Turner v News Group Newspapers Ltd (CA)

Reference: [2006] EWCA Civ 540; [2006] 1 WLR 3469; [2006] 4 All ER 613; [2006] EMLR 703; The Independent, 23 May 2006

Court: Court of Appeal

Judge: Pill, Keene & Moses LJJ

Date of judgment: 16 May 2006

Summary: Defamation - Libel - Offer of amends - Assessment of compensation under s.3(5) Defamation Act 1996 - Burstein plea - 'Directly relevant background context' - Mitigation of damages

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Appearances: Desmond Browne QC - Leading Counsel (Appellant)  Adrienne Page QC - Leading Counsel (Respondent) 

Instructing Solicitors: Campbell Hooper for the Claimant; Farrer & Co for the Defendant

Facts

A former wife of C was featured in an article in the News of the World about ‘swinging’ and sex parties. It was said that she had been introduced to the swinging scene by her husband (who was not named but identifiable to some readers) and that he pressured her to have sex with other men. An offer of amends was made coupled with a lengthy Burstein plea. An apology was published but compensation not agreed. At the hearing, NGN relied on a reduced Burstein plea arguing that it went in mitigation of damages while C relied on the original Burstein plea as well as the reduced form deployed at trial as matters aggravating the injury so as to disentitle NGN to any, let alone a ‘healthy’ discount for its offer of amends. Eady J held that at least some of the material relied on by NGN at the hearing was admissible under the Burstein principle, and awarded C £9,000, after applying a discount of 40% for the offer of amends.

Issue

(1) Could Burstein be reconciled with Speidel v Plato Films?
(2) What was the correct scope of the Burstein decision;
(3) Whether and if so how far Burstein should apply in offer of amends cases;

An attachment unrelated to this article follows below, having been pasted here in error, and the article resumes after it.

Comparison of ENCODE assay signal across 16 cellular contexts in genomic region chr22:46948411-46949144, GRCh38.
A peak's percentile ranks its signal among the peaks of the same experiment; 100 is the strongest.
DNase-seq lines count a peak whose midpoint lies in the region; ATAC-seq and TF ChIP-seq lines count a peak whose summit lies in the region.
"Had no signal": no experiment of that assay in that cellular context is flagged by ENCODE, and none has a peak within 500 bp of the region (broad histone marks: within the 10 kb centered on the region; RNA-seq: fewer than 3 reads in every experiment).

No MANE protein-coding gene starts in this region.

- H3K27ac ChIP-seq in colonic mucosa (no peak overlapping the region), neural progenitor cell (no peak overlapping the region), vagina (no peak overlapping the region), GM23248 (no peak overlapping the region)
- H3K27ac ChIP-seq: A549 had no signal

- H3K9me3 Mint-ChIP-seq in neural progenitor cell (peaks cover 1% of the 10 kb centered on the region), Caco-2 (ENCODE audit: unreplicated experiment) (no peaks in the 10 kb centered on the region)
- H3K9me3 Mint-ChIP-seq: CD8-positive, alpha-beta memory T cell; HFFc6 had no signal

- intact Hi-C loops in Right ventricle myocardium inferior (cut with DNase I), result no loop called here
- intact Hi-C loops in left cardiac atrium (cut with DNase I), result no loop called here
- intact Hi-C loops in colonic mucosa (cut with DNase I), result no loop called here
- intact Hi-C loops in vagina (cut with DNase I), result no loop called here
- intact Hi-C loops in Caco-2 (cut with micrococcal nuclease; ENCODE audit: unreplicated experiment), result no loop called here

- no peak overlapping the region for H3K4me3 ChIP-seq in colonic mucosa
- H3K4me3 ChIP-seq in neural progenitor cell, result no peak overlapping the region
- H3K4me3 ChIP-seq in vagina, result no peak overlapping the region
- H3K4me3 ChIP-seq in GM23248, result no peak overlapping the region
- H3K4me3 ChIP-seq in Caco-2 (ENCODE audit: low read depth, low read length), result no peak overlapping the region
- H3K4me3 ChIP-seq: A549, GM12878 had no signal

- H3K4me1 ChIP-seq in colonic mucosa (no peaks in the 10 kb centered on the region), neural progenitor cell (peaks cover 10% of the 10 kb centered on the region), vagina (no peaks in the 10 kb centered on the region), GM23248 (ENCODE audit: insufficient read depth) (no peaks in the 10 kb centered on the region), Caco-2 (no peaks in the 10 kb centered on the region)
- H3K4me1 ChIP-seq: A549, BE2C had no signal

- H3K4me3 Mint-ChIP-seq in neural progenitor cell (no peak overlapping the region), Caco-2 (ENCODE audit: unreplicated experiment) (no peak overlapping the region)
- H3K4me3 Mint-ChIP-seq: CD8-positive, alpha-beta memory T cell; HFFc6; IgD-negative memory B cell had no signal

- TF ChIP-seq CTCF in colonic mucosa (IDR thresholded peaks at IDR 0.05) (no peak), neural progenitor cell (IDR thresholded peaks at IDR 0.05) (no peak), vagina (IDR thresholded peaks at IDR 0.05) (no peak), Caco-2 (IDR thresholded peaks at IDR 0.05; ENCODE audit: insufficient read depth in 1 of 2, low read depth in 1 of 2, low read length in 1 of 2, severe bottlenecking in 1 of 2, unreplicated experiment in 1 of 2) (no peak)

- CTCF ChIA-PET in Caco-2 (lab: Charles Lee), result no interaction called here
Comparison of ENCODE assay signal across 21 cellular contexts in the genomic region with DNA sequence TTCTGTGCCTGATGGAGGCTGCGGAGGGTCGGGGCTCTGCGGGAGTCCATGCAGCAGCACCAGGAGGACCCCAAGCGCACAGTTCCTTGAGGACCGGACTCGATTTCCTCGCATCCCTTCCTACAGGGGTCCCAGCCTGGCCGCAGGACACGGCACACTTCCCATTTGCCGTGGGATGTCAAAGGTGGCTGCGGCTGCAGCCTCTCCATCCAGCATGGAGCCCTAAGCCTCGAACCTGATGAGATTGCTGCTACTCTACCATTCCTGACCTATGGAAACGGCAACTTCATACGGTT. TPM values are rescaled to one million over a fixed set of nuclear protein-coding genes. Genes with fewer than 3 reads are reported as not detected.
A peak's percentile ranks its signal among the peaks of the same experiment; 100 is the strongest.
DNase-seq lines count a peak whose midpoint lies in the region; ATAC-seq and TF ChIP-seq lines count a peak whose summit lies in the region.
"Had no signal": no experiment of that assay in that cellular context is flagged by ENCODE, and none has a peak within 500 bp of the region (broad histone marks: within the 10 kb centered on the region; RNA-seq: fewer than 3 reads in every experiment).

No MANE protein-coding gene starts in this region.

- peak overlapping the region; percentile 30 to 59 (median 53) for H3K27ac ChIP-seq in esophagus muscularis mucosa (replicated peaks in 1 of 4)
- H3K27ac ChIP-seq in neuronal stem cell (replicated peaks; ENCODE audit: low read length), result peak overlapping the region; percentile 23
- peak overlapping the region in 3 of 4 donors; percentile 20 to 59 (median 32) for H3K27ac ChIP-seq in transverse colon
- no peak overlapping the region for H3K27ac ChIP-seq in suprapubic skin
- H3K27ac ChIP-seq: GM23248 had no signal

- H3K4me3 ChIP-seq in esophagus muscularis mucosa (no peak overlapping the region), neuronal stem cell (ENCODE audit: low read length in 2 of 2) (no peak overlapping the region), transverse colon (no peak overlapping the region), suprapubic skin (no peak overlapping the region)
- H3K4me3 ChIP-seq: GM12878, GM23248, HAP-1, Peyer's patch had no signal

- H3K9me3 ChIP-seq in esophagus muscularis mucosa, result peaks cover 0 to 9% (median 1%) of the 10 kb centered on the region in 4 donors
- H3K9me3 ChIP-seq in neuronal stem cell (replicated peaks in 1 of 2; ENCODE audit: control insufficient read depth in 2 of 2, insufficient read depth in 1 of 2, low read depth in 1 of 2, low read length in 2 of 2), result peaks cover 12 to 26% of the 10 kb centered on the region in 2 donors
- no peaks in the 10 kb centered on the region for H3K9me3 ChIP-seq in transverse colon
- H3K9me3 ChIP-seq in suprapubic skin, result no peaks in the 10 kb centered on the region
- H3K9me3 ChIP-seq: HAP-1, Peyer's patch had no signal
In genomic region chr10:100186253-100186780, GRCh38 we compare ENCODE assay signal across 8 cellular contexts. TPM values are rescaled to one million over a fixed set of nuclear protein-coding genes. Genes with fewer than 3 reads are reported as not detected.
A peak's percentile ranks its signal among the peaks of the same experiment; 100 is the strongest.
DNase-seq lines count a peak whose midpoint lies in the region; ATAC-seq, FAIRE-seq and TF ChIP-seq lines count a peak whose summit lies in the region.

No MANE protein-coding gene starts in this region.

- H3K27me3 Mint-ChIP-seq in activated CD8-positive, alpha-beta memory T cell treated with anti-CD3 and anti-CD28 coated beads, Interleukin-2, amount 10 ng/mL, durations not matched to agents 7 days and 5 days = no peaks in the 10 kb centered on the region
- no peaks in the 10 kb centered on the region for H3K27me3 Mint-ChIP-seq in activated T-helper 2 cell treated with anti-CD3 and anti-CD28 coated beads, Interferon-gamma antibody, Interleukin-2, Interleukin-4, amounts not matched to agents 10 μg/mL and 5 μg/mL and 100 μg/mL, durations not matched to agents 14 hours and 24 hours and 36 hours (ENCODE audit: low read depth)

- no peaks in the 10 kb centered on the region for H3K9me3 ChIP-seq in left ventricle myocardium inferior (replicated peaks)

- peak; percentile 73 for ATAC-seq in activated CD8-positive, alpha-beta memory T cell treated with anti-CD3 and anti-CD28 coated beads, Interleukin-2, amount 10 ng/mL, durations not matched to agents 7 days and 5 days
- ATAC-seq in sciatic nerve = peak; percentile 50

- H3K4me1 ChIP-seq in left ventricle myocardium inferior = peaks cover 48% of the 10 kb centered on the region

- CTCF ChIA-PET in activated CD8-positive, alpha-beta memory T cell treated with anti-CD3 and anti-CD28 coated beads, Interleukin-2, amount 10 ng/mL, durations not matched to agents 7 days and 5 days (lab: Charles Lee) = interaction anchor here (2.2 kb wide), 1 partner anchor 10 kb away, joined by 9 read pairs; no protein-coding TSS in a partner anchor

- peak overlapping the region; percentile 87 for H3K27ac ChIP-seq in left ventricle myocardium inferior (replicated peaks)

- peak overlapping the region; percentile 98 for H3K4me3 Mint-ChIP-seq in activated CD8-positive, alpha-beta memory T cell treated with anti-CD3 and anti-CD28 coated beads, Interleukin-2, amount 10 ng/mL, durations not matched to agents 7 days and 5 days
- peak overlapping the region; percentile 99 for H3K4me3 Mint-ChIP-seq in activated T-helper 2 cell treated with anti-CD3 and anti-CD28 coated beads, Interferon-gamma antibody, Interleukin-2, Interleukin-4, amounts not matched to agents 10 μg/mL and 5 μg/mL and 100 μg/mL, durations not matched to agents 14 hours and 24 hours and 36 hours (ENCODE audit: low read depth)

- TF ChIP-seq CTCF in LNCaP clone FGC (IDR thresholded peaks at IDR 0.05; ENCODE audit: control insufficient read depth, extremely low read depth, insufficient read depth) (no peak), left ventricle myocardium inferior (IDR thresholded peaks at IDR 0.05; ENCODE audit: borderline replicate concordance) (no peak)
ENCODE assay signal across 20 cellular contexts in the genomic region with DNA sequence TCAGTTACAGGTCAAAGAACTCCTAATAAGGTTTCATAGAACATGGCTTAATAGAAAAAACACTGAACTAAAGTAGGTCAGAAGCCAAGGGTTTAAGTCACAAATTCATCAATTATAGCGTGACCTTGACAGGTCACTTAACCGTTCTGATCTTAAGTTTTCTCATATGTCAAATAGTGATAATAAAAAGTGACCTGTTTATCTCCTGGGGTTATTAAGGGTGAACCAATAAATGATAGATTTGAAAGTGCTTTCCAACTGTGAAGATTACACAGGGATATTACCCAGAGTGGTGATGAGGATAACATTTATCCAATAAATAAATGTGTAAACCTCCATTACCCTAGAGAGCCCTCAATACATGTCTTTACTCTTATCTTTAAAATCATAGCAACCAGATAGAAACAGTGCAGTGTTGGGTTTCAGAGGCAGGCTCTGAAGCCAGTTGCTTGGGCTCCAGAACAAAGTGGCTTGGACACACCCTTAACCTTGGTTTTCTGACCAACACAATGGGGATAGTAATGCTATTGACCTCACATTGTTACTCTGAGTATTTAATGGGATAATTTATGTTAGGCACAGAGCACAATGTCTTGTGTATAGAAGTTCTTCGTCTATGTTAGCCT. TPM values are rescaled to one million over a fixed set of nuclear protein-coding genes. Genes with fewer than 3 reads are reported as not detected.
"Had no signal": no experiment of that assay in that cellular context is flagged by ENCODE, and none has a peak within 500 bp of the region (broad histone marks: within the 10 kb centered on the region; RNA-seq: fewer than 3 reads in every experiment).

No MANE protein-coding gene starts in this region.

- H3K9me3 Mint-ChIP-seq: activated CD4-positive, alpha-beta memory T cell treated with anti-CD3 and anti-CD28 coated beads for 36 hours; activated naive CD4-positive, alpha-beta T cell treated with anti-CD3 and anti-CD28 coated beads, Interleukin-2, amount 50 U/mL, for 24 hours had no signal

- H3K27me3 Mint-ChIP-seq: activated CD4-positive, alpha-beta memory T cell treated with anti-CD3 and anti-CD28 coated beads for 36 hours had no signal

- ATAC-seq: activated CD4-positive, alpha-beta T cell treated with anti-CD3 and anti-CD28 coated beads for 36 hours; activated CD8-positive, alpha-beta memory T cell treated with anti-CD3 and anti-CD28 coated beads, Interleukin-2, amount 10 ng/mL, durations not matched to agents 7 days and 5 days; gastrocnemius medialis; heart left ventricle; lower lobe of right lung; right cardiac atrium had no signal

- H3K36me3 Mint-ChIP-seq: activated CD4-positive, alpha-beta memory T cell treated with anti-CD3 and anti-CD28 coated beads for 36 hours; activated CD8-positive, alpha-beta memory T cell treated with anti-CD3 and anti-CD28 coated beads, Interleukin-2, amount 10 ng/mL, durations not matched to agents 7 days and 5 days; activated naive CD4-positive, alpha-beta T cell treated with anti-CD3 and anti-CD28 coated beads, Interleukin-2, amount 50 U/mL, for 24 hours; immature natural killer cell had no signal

(4) Whether the Judge made errors in admitting the Burstein evidence and in his approach to the assessment

Held

Dismissing the appeal:
(1) Burstein is not irreconcilable with Speidel, but a development of the common law binding on the Court of Appeal.
(2) To qualify under Burstein the evidence must be so clearly relevant to the subject-matter of the libel or to the claimant’s reputation or sensitivity in that part of his life that, if excluded, there would be a real risk of the damages being assessed on a false basis.
(3) Burstein applies in the offer of amends procedure, just as in defamation litigation.
(4) The Judge made no error and his award was upheld.

Comment

The decision in Turner will be welcomed especially by newspaper defendants as an affirmation and clarification of the Burstein principle. Above all, it will lay to rest the fear that, by making an offer of amends, compensation will be assessed on a false basis because a defendant will be unable to rely in mitigation of compensation on material that would have been pleadable if the case was defended. As Keene LJ said at [59], “A Defendant is entitled to fight his corner on an assessment of statutory compensation, just as he is over the question of damages in litigation.”